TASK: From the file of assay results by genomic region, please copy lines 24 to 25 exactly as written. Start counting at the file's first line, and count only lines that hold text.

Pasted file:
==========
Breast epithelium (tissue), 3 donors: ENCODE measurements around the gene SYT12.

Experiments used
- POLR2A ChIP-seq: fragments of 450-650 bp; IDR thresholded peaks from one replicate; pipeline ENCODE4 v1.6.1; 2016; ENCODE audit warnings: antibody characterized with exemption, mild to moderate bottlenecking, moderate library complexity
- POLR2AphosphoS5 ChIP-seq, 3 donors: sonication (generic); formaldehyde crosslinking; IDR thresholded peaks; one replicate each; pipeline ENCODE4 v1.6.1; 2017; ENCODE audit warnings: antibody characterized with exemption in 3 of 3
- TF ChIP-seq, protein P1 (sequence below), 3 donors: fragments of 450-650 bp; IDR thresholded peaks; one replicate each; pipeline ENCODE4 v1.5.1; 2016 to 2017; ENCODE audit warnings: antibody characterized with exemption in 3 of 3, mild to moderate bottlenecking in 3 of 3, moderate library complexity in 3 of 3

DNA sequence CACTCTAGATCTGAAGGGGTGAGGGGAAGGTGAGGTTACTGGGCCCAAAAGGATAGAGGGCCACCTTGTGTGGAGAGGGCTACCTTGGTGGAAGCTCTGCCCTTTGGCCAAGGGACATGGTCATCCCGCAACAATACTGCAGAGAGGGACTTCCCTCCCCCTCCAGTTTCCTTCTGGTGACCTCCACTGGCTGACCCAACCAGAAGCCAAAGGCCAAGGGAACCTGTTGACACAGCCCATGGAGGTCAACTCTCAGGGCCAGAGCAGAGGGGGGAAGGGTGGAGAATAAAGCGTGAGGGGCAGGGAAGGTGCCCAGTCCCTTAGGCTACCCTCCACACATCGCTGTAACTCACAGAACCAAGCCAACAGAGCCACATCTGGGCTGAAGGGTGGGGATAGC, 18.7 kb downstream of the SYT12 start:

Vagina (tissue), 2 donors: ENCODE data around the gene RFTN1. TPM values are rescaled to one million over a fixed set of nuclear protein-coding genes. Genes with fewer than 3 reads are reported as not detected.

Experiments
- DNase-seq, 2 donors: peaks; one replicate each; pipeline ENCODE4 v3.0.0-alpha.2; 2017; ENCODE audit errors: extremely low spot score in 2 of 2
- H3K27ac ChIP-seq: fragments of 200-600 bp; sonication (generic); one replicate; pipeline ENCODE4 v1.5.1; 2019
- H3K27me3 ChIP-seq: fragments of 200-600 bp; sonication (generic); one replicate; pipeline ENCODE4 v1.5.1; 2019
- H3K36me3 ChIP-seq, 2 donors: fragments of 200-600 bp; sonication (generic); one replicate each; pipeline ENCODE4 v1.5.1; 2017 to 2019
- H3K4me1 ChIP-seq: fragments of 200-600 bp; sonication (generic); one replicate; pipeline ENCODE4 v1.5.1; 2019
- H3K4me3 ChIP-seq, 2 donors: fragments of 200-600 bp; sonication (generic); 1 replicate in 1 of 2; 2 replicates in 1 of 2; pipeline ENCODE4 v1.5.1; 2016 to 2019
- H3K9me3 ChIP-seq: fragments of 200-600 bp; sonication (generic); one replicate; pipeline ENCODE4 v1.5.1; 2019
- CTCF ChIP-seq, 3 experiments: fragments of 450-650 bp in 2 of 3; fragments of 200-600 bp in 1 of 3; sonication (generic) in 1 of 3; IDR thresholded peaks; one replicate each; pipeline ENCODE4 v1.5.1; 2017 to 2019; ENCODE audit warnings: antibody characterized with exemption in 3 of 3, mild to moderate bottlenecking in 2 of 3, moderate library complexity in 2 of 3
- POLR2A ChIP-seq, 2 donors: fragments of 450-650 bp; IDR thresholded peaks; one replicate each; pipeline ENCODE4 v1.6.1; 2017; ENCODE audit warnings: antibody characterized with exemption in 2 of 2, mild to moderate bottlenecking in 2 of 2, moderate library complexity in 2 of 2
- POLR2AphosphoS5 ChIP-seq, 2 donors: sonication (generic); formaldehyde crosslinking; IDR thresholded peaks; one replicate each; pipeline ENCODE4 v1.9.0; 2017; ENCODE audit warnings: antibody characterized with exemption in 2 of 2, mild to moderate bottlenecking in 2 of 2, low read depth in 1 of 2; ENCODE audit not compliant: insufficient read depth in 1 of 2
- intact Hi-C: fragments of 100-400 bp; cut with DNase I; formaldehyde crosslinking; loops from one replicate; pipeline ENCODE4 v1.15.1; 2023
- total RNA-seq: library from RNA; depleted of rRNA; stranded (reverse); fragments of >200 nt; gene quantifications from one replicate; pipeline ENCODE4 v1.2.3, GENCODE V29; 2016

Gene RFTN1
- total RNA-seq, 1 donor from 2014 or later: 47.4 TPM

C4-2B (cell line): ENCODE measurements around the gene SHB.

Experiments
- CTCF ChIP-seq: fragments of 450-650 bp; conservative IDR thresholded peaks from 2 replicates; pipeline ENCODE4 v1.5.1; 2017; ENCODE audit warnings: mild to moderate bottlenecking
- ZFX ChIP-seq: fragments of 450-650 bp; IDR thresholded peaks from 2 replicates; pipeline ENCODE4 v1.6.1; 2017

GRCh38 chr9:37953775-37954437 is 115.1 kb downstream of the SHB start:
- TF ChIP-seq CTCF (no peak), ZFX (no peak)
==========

Experiments
- CTCF ChIP-seq: fragments of 450-650 bp; conservative IDR thresholded peaks from 2 replicates; pipeline ENCODE4 v1.5.1; 2017; ENCODE audit warnings: mild to moderate bottlenecking